Friday, September 11, 2009
I Warned You...
A friend has an outhouse worth mentioning. I will not name her, as a branch of The Feds might swoop in and close her down. Actually, she already was told to get rid of it, but she didn't listen. I'm glad she didn't. She doesn't use it out of necessity; it is used for overflow, if you will. Whenever large numbers of people arrive it is used to prevent overflow on her current system.
I was over to her place recently and she was preparing for a soiree. So we cleaned and prepared the outhouse. It was inside a small grove of trees, surrounded by lush greenery. Several tall, pink-purple phlox stood alongside, as well as vines of purple Morning Glory clinging to the outside of its weathered gray exterior. Small wind chimes hung in the tree next to it. An old metal headboard, standing amongst the trees outside the door, held bric-a-brac.
We took everything outside and washed it. "It" being several items all having to do with outhouses; gee-gaws and doo-dads - artifacts of The Outhouse Culture. She has, outside the door, a metal washstand with a beautiful cobalt blue glass plate rimmed with suns and moons and stars. On it, a metal bowl rimmed in blue. Alongside, a cobalt blue glass candle holder. Inside were several photos, poems, and other sayings, all honoring the Outhouse. The window held two small stained-glass panels. There was a roll of paper, no, not that kind, real paper to write down your thoughts during your brief stay.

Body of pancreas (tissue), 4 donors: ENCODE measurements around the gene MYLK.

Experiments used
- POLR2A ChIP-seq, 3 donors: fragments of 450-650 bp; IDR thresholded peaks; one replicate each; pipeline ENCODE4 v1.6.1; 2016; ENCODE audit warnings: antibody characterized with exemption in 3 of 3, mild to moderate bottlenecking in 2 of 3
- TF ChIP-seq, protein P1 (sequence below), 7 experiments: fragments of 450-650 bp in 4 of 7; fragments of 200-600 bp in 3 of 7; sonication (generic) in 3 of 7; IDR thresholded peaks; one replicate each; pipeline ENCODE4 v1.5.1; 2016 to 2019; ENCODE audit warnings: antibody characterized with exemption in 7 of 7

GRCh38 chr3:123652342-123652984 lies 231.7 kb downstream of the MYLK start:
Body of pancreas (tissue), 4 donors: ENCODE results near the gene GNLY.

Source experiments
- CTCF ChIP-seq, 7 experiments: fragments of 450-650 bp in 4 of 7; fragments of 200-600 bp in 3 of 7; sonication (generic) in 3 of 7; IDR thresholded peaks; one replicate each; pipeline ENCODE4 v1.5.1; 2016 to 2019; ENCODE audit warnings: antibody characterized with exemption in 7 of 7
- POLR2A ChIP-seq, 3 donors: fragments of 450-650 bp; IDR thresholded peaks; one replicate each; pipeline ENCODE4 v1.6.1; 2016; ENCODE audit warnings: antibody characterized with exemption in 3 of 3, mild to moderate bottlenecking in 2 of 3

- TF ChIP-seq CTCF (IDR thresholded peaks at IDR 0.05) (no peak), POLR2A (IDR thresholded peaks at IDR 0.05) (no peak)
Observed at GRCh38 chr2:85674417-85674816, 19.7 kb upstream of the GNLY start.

I was reminded of other outhouse stories, the chief one being the night, many moons ago, during which I attended a bonfire get-together at the home of a mutual friend with my old pal, JB. Our friend had an outhouse, out of necessity this time. JB went around back to use it, returning with the suggestion that perhaps it was time to dig a new hole, as his trip, he felt, had resulted in a net gain. This was not the case at my new friend's house. She is a responsible outhouse owner. I trust that my other friend, who also shall remain nameless, has since taken on that horrible task of digging a new hole. Digging holes is never fun, unless you're ten years old and are creating a new kind of fort in the pasture, forgetting that it's a pasture for cows and your dad insists it be filled in immediately. But, hey, we were all young once...
Back to The Outhouse. It had glass door knobs, which needed repair. So we repaired to her shed, which is a wonderful story for yet another time. Up on a shelf in the corner she had a metal box containing several sets and individual glass door knobs. Quite a collec-see-own (I did that because I don't know how to write collection in French). She even had a small light blue glass knob. We decided they needed to be displayed somehow. So we sat down at her outside table and washed each one. Then, voila! She realized how she could display them ! She had just recently bought a two-tiered round glass table. We took them inside and placed them on the top tier. She thought it would be nice to have them lit from below, on the bottom tier. Her mother's antique Tiffany-style lamp was too tall. Voila, Again! She had just bought, at a garage sale, a lava lamp. It fit perfectly and it had orange-red lighting. We went outside to clear some brush, and when we came back in it had started doing its thing. Very nice, indeed.
The outhouse has glass door knobs again and it is very pretty. I even used it before I left.
And that's my story about my friend's outhouse.